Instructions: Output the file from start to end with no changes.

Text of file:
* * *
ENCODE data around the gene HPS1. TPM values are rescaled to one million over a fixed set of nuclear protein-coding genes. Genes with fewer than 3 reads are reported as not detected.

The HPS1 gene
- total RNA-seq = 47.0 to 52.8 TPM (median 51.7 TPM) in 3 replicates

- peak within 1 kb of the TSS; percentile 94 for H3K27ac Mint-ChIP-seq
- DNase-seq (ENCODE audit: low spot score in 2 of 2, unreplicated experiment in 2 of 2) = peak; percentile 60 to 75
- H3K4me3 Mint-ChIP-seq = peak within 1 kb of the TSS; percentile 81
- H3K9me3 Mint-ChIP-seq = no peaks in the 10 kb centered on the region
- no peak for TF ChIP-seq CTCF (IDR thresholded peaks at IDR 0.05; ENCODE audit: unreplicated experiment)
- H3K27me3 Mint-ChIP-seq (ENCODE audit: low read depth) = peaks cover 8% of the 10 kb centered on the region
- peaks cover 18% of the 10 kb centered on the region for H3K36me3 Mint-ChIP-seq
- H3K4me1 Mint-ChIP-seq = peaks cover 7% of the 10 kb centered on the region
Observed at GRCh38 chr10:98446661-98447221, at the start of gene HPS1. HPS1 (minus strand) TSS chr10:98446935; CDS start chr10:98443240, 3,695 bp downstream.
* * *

ENCODE data around the gene HPS1. TPM values are rescaled to one million over a fixed set of nuclear protein-coding genes. Genes with fewer than 3 reads are reported as not detected.

The HPS1 gene
- total RNA-seq = 47.0 to 52.8 TPM (median 51.7 TPM) in 3 replicates

- peak within 1 kb of the TSS; percentile 94 for H3K27ac Mint-ChIP-seq
- DNase-seq (ENCODE audit: low spot score in 2 of 2, unreplicated experiment in 2 of 2) = peak; percentile 60 to 75
- H3K4me3 Mint-ChIP-seq = peak within 1 kb of the TSS; percentile 81
- H3K9me3 Mint-ChIP-seq = no peaks in the 10 kb centered on the region
- no peak for TF ChIP-seq CTCF (IDR thresholded peaks at IDR 0.05; ENCODE audit: unreplicated experiment)
- H3K27me3 Mint-ChIP-seq (ENCODE audit: low read depth) = peaks cover 8% of the 10 kb centered on the region
- peaks cover 18% of the 10 kb centered on the region for H3K36me3 Mint-ChIP-seq
- H3K4me1 Mint-ChIP-seq = peaks cover 7% of the 10 kb centered on the region
Observed at GRCh38 chr10:98446661-98447221, at the start of gene HPS1. HPS1 (minus strand) TSS chr10:98446935; CDS start chr10:98443240, 3,695 bp downstream.